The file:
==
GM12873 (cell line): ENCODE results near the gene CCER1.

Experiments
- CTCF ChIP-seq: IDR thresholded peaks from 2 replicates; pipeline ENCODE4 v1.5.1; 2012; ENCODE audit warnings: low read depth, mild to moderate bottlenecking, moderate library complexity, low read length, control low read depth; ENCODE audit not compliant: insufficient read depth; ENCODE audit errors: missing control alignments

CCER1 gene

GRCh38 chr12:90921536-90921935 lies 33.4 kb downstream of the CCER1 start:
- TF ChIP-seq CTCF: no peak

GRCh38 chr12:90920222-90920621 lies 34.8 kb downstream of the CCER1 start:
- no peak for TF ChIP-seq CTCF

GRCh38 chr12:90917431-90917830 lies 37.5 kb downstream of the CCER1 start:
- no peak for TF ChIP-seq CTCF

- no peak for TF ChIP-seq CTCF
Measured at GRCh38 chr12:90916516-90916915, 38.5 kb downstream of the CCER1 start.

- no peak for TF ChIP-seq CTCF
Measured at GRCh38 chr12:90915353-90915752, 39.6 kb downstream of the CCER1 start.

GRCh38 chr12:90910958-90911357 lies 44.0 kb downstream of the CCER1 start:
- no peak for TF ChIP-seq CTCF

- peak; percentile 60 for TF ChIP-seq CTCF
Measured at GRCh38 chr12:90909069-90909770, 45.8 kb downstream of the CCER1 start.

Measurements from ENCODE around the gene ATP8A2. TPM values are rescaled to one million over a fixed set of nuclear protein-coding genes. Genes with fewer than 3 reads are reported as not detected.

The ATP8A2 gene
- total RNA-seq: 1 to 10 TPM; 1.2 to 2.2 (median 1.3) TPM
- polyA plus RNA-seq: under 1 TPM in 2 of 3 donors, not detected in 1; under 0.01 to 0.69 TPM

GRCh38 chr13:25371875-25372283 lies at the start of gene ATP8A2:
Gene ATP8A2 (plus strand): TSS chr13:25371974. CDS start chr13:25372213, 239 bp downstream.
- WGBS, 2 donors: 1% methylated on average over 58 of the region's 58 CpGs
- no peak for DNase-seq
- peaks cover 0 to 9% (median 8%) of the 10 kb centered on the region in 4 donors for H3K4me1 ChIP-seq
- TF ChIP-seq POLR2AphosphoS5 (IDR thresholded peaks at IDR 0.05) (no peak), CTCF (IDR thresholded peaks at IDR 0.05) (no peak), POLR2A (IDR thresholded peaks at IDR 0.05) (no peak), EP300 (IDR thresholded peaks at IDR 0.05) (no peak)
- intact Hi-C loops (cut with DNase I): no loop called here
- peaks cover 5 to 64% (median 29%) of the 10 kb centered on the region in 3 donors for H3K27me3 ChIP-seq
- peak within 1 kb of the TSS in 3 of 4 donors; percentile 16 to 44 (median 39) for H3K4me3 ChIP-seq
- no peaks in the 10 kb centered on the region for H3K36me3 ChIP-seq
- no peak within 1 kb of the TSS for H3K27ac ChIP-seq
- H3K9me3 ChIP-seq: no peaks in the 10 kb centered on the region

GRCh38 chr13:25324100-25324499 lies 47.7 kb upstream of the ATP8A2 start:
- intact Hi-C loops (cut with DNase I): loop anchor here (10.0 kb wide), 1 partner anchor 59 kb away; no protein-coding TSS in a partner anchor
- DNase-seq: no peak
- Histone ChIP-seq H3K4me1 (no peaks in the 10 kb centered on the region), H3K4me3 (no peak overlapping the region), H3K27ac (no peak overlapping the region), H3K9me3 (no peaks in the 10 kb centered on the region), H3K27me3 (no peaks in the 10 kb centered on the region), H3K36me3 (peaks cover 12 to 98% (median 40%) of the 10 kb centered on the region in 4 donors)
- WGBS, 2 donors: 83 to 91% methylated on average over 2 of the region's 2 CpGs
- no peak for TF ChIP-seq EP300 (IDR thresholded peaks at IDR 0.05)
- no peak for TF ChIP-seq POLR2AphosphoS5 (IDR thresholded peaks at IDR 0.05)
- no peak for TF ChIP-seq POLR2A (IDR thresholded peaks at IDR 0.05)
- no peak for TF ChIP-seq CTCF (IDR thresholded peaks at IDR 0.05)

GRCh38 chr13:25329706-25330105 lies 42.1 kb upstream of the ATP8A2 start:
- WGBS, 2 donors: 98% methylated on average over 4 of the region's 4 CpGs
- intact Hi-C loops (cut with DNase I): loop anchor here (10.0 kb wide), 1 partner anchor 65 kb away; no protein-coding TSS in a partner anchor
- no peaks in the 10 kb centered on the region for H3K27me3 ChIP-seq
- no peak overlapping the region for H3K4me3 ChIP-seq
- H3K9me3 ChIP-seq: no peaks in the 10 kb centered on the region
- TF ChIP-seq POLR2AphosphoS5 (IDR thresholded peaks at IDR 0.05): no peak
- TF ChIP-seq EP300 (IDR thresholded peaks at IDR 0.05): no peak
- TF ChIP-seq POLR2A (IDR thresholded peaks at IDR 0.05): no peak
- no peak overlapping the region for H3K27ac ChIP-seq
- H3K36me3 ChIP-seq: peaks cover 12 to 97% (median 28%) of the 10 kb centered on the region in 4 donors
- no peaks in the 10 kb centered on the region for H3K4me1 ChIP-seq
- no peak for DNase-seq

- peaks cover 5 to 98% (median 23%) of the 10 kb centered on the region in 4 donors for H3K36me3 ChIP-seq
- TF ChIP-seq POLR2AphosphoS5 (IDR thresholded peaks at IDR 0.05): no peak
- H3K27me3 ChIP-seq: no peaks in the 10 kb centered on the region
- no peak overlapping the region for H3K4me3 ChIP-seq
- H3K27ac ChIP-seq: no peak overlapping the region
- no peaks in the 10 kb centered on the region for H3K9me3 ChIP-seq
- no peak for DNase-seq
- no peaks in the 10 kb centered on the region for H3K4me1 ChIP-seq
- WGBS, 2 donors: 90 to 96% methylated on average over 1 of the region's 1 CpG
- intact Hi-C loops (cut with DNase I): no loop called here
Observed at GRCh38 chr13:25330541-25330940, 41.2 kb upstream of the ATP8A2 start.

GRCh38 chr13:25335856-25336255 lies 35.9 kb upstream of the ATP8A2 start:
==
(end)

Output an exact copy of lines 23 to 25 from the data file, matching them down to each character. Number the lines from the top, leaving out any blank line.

GRCh38 chr13:25371875-25372283 lies at the start of gene ATP8A2:
Gene ATP8A2 (plus strand): TSS chr13:25371974. CDS start chr13:25372213, 239 bp downstream.
- WGBS, 2 donors: 1% methylated on average over 58 of the region's 58 CpGs